Waste Management Review speaks with Caterpillar’s Chaminda Senanayake and Charles Farrugia about the pair’s pioneering suite of sustainability initiatives.
In its 2019 Sustainability Report, Caterpillar outlined a target to reduce water consumption intensity by 50 per cent from 2006 levels.
While the target applies to the machinery giant’s global operations, Caterpillar’s Melbourne, Tullamarine facility is playing a critical role.
Through an upgrade program spearheaded by Facility Engineer and Environmental Coordinator Chaminda Senanayake last year, Tullamarine’s reliance on mains water has dropped significantly.
The project involved replacing the facility’s underground piping system and installing rainwater tanks, and as a result, 22 per cent of Tullamarine’s water usage now comes from rainwater.
When Senanayake started at Tullamarine 14 years ago, he says there were no tanks and no water harvesting. Now, the facility has an onsite water capacity of 615,000 litres.
Senanayake outlined this and other sustainability initiatives when he and Caterpillar’s Facilities Manager Charles Farrugia sat down with Waste Management Review earlier this year.
Farrugia explains that for many years, Caterpillar’s Tullamarine facility had issues with water leaks.
While water wastage was a key concern, mains water supply breakdowns also created productivity issues, with segments of the facility needing to be shut down to repair the system.
“To address that, Senanayake initiated the mains water upgrade project, and while yes, we spent a lot of money, we now have operational reliability and are further contributing to the facility’s overall sustainability,” Farrugia says.
Farrugia and Senanayake’s sustainability program extends far beyond water, with key consideration given to every element of the resource chain.
They recently did away with under desk bins, for example, installing centralised waste and recycling hubs throughout the facility.
Tullamarine has over 150 desks, with each under desk bin changed daily prior to the change.
“Sometimes there’s just a coffee cup in the bin but it gets changed every day, so that’s unnecessary waste,” Senanayake explains.
The change was effectively made overnight, and while there was some initial resistance, Senanayake says the program was successful, with Caterpillar teams in Singapore and the United States seeking guidance on how Tullamarine achieved rapid behavioural change.
As a result of this and other projects, Caterpillar’s Tullamarine facility recycled 1633 million tonnes of waste in 2019, which equated to 91 per cent of waste generated at the site.
Additionally, when Caterpillar ungraded its pump house in 2019, every bit of steel was recycled.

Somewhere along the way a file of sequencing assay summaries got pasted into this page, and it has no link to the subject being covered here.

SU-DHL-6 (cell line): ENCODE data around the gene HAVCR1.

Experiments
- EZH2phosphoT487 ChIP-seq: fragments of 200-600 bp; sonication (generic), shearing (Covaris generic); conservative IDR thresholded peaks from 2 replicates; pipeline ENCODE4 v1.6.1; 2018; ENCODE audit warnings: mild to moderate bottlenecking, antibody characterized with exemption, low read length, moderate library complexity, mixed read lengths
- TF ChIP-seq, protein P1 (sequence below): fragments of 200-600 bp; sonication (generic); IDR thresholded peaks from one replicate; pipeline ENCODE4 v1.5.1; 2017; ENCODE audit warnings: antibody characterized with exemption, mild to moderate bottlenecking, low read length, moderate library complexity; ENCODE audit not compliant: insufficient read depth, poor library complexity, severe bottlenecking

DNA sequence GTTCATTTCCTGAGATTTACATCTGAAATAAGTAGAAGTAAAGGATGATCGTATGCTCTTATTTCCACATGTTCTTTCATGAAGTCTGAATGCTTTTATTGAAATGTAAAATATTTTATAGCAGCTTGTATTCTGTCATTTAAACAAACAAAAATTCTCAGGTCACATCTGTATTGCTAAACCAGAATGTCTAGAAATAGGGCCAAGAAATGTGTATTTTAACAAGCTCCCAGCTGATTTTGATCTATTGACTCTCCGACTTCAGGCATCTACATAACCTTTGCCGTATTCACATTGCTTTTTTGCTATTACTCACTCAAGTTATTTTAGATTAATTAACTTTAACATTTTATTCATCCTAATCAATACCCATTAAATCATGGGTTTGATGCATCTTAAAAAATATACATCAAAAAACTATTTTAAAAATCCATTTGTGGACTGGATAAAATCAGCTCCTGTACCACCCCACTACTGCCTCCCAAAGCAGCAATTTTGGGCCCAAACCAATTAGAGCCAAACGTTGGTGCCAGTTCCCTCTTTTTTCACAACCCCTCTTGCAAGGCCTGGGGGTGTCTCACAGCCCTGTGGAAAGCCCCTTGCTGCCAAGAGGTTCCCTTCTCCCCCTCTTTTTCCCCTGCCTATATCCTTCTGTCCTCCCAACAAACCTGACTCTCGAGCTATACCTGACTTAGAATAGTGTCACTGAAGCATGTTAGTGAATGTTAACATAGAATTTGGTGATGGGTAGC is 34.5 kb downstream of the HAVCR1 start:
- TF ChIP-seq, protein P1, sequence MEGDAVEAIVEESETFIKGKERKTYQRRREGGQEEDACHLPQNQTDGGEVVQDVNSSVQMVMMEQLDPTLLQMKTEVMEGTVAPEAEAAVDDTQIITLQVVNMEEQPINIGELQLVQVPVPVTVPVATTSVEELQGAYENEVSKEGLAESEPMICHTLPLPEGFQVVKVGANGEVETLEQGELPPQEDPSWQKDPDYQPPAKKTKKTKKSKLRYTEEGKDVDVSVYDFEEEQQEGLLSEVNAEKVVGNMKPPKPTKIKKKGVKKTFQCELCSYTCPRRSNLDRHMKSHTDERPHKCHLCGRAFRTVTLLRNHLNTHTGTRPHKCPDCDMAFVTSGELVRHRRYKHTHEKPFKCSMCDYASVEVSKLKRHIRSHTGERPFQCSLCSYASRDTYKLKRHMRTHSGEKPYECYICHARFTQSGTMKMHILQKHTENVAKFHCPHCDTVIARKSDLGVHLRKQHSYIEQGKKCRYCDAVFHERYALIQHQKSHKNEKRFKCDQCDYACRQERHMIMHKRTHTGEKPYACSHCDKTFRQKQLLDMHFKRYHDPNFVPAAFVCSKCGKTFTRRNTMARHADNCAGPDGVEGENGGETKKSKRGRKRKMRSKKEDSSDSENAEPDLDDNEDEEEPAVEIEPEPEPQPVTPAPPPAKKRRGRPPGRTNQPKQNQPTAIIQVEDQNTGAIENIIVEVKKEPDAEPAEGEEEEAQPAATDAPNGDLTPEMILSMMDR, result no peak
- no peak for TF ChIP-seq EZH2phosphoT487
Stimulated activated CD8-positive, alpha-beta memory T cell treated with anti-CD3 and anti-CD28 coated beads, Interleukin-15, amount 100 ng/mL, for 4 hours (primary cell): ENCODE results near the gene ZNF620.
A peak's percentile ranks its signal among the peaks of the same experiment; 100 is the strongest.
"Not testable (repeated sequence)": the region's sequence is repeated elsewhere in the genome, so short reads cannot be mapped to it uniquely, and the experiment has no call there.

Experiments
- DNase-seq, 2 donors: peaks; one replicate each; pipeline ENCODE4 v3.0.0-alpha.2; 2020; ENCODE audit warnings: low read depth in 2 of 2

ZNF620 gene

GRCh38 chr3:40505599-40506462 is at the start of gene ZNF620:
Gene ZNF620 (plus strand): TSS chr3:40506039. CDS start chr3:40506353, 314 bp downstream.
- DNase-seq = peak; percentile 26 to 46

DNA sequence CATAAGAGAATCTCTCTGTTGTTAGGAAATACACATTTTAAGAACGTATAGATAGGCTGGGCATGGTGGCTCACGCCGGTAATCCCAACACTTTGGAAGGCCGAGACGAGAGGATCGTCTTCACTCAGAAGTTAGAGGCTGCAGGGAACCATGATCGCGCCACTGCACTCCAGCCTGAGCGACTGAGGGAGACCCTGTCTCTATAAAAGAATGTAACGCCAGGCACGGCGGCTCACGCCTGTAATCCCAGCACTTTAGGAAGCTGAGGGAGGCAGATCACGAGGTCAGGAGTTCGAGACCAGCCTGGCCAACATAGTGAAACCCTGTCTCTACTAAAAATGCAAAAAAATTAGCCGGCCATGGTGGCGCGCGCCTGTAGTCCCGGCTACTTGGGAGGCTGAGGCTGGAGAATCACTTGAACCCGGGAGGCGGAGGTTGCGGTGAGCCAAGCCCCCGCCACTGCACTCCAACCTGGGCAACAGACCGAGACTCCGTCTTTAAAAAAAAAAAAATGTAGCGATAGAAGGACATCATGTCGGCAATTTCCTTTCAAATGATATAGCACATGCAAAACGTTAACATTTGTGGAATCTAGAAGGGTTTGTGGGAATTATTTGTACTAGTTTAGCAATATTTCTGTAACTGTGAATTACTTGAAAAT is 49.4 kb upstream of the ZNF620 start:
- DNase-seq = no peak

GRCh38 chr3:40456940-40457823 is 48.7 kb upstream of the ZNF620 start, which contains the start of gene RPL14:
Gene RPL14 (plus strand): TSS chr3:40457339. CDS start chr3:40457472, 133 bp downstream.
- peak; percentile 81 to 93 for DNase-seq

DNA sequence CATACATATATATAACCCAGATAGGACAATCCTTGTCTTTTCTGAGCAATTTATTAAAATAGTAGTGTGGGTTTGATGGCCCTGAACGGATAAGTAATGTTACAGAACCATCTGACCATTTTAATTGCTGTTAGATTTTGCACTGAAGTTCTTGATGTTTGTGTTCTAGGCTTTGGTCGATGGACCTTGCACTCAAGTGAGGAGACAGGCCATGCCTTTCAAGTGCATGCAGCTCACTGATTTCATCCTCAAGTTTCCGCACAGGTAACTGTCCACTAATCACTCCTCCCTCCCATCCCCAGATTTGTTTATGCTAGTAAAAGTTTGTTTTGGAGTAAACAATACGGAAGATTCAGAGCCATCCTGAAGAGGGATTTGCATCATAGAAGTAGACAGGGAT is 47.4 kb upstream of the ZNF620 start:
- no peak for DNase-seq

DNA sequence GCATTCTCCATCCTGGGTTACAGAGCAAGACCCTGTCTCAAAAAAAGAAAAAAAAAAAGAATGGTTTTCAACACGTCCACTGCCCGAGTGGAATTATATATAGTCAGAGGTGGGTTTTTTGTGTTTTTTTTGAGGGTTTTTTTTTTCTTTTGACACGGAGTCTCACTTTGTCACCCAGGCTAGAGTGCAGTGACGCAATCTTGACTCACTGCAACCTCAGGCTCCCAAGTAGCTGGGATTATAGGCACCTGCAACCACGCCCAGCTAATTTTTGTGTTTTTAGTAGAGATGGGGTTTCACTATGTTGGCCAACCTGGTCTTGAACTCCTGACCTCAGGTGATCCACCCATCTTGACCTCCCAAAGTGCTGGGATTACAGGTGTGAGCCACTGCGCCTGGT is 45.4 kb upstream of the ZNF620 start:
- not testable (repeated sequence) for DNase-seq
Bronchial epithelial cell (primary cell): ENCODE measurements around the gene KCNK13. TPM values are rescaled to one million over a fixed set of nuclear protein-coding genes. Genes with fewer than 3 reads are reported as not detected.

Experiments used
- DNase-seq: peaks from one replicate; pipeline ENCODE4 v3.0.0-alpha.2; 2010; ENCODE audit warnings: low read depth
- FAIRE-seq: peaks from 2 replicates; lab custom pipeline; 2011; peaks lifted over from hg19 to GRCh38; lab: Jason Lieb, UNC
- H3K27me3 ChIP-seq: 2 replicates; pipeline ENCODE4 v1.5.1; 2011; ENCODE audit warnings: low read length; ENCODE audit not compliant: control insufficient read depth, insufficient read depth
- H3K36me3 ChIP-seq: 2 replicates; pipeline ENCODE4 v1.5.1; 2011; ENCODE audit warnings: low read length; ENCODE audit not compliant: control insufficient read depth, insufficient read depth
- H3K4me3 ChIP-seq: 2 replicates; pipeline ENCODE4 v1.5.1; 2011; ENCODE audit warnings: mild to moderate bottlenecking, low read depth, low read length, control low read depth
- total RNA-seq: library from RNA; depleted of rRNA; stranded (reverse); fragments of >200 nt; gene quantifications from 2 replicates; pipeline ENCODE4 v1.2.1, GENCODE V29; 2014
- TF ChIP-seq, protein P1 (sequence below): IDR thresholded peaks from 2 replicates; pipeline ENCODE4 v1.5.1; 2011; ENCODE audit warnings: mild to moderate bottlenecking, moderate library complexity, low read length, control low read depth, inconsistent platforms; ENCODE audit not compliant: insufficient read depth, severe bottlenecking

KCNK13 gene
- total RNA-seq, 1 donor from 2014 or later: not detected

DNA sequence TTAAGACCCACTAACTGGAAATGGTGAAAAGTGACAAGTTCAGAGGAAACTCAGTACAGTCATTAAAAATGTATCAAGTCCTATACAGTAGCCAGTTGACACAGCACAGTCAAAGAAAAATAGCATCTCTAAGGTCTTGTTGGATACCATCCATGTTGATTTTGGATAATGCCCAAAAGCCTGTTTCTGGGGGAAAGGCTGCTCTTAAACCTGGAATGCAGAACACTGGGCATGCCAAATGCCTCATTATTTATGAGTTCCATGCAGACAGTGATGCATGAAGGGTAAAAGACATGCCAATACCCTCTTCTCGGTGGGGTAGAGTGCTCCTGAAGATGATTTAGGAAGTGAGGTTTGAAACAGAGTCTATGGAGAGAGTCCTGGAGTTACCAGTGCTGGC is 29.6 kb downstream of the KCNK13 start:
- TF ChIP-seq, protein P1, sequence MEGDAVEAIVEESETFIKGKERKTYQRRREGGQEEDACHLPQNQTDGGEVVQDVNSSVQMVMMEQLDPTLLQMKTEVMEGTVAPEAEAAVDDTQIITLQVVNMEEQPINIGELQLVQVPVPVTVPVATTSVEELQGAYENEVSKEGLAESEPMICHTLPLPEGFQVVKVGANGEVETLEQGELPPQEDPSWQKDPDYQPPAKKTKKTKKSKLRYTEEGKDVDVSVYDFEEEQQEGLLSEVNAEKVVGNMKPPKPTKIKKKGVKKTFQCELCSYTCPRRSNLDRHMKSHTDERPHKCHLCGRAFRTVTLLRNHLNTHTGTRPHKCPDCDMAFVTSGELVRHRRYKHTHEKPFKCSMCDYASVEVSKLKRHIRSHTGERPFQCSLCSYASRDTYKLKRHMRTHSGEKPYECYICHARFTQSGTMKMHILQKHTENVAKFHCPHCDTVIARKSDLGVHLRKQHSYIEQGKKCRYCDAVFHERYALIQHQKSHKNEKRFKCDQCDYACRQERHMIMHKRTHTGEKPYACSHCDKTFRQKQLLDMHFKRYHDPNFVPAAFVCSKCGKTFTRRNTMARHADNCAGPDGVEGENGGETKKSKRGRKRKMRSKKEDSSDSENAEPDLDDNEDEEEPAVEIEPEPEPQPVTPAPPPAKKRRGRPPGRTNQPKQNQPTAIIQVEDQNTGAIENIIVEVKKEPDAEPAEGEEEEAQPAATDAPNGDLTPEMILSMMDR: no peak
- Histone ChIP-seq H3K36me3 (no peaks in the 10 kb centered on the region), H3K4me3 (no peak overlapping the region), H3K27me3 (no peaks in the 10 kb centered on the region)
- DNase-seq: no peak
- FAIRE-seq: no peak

Senanayake says this resulted in 4.9 tonnes of steel diverted from landfill.
Tullamarine also operates mobile phone, battery and coffee pod recycling drop off points, with grinds from coffee machines taken to the facility’s community garden for composting.
“Our cafeteria staff also take all the vegetable shavings and food waste to the chock shed, so it gets reused and doesn’t contribute to our waste,” Senanayake says.
Another key project was the installation of LED lights across the facility, which cut electricity costs in half over 18 months.
Tullamarine also installed a five-kilowatt solar panel two years ago, generating 7.1 megawatt hours of electricity in 2019.
While as with any business Caterpillar’s environmental programs need to be economically sustainable, Farrugia says that it’s not all about the dollars and cents for Caterpillar.
“When we launch a new project we have to engage with every stakeholder, but we’re not under pressure to just show the numbers or the return on investment. We also need to show how the project can improve the environment and the world we live in,” he says.
According to Farrugia, he and Senanayake’s recent initiatives have also produced positive educational and social outcomes.
“There’s been many times where we’ve implemented an initiative here, and someone’s gone home and initiated something similar elsewhere in their lives,” he says.
“Teaching people about recycling and sustainability is very important to us.”
Looking forward, Farrugia says he is excited by rapid technological development in the smart office space.
He explains that on a trip to Singapore last year, he visited a facility that had an interactive smart office touch screen monitor.
“The operator pulled up an office layer and we could see four people in an office and how much energy they were consuming,” Farrugia says.
“The operator could then use that information and understand that if those four people had booked a smaller office they would have consumed less energy.
“There’s great technology out there that can help us better manage our facilities and understand how behaviour is impacting the way we’re running our offices, so we’re going to be looking at that technology in the future.”